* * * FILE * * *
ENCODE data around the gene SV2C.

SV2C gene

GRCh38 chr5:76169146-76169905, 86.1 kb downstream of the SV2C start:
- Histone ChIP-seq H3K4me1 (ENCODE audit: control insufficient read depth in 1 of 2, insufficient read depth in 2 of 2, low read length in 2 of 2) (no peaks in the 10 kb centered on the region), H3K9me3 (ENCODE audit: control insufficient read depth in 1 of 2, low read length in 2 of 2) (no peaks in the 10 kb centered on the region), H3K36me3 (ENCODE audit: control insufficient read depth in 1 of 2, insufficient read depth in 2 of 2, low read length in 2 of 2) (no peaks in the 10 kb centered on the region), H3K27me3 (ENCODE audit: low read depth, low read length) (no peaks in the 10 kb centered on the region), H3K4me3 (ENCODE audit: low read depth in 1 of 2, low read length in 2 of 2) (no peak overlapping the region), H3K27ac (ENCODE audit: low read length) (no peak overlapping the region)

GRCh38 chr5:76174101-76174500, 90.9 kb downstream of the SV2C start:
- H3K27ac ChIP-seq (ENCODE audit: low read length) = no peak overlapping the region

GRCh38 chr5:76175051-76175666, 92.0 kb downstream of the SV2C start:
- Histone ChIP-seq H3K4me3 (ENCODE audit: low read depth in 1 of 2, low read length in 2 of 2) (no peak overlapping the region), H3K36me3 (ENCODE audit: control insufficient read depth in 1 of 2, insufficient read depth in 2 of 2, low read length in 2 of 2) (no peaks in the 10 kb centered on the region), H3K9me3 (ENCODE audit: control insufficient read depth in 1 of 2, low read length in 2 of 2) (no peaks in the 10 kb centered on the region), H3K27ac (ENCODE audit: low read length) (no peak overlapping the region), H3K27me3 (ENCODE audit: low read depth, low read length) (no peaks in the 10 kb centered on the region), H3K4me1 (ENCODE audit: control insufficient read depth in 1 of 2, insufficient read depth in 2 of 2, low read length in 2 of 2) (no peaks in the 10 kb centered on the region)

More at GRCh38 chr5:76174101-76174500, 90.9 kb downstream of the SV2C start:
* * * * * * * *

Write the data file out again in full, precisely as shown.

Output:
ENCODE data around the gene SV2C.

SV2C gene

GRCh38 chr5:76169146-76169905, 86.1 kb downstream of the SV2C start:
- Histone ChIP-seq H3K4me1 (ENCODE audit: control insufficient read depth in 1 of 2, insufficient read depth in 2 of 2, low read length in 2 of 2) (no peaks in the 10 kb centered on the region), H3K9me3 (ENCODE audit: control insufficient read depth in 1 of 2, low read length in 2 of 2) (no peaks in the 10 kb centered on the region), H3K36me3 (ENCODE audit: control insufficient read depth in 1 of 2, insufficient read depth in 2 of 2, low read length in 2 of 2) (no peaks in the 10 kb centered on the region), H3K27me3 (ENCODE audit: low read depth, low read length) (no peaks in the 10 kb centered on the region), H3K4me3 (ENCODE audit: low read depth in 1 of 2, low read length in 2 of 2) (no peak overlapping the region), H3K27ac (ENCODE audit: low read length) (no peak overlapping the region)

GRCh38 chr5:76174101-76174500, 90.9 kb downstream of the SV2C start:
- H3K27ac ChIP-seq (ENCODE audit: low read length) = no peak overlapping the region

GRCh38 chr5:76175051-76175666, 92.0 kb downstream of the SV2C start:
- Histone ChIP-seq H3K4me3 (ENCODE audit: low read depth in 1 of 2, low read length in 2 of 2) (no peak overlapping the region), H3K36me3 (ENCODE audit: control insufficient read depth in 1 of 2, insufficient read depth in 2 of 2, low read length in 2 of 2) (no peaks in the 10 kb centered on the region), H3K9me3 (ENCODE audit: control insufficient read depth in 1 of 2, low read length in 2 of 2) (no peaks in the 10 kb centered on the region), H3K27ac (ENCODE audit: low read length) (no peak overlapping the region), H3K27me3 (ENCODE audit: low read depth, low read length) (no peaks in the 10 kb centered on the region), H3K4me1 (ENCODE audit: control insufficient read depth in 1 of 2, insufficient read depth in 2 of 2, low read length in 2 of 2) (no peaks in the 10 kb centered on the region)

More at GRCh38 chr5:76174101-76174500, 90.9 kb downstream of the SV2C start: